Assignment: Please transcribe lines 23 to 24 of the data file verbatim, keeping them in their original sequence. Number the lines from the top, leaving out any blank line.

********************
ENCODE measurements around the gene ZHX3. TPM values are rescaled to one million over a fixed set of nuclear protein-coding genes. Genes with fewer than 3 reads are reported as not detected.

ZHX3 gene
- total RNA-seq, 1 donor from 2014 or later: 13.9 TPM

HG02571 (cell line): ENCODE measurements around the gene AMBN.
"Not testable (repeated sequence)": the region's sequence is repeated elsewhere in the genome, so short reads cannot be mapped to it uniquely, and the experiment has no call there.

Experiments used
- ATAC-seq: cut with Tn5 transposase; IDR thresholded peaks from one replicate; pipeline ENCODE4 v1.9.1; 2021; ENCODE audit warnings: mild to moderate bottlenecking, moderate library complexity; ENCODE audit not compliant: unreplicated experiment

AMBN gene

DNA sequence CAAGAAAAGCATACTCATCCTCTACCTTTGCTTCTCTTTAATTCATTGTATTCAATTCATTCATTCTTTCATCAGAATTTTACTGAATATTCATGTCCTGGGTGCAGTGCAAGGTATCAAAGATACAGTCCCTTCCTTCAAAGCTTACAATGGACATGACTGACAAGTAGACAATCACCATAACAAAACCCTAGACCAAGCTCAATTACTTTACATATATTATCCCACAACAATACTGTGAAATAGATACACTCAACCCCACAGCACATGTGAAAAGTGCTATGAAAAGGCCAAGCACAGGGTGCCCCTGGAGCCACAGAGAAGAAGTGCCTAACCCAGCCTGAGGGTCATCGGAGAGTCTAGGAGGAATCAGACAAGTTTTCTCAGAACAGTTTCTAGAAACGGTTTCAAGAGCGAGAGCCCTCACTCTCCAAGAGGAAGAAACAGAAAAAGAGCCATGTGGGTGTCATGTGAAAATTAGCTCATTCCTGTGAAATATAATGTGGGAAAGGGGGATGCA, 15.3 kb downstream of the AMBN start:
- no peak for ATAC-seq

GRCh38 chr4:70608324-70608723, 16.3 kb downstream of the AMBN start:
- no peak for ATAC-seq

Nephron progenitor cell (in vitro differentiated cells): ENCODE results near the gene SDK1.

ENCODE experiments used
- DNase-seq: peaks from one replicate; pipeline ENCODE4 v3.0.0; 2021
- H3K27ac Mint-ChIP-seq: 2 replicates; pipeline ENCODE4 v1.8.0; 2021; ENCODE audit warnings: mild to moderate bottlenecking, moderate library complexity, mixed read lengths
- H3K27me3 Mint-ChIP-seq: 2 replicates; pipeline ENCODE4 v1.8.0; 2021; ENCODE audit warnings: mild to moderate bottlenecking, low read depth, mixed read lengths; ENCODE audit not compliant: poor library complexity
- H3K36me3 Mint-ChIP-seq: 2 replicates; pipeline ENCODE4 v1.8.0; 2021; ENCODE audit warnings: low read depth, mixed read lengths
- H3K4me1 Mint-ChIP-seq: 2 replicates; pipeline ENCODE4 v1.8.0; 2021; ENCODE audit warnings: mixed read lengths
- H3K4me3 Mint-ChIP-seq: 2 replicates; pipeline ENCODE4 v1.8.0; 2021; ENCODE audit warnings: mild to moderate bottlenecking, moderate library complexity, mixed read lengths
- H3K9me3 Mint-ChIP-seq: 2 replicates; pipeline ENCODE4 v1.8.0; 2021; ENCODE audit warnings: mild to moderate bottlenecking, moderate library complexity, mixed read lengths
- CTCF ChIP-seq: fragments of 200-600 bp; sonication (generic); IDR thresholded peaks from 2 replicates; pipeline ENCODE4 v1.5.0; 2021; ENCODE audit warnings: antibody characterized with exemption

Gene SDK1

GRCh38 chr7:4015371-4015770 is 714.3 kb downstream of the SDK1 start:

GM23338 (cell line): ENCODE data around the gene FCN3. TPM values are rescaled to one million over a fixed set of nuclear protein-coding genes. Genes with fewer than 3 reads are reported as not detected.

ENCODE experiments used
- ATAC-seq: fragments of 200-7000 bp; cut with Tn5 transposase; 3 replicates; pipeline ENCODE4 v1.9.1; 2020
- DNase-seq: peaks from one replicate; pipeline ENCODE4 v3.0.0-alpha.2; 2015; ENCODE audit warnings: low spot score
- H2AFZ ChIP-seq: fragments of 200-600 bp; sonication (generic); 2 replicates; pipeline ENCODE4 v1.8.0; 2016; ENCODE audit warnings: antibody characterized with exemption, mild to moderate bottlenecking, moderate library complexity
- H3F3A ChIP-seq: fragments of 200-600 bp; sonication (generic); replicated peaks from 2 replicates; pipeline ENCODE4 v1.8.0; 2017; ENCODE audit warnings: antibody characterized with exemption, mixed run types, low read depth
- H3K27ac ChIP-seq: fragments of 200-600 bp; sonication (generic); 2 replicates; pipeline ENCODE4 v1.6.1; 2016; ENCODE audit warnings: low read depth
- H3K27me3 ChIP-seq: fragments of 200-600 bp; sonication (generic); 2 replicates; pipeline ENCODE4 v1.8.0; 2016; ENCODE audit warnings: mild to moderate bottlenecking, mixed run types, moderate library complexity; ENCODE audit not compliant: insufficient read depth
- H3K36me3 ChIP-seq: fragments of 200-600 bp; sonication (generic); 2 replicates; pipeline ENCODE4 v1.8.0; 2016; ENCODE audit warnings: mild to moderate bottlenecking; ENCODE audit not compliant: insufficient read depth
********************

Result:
Gene SDK1

GRCh38 chr7:4015371-4015770 is 714.3 kb downstream of the SDK1 start: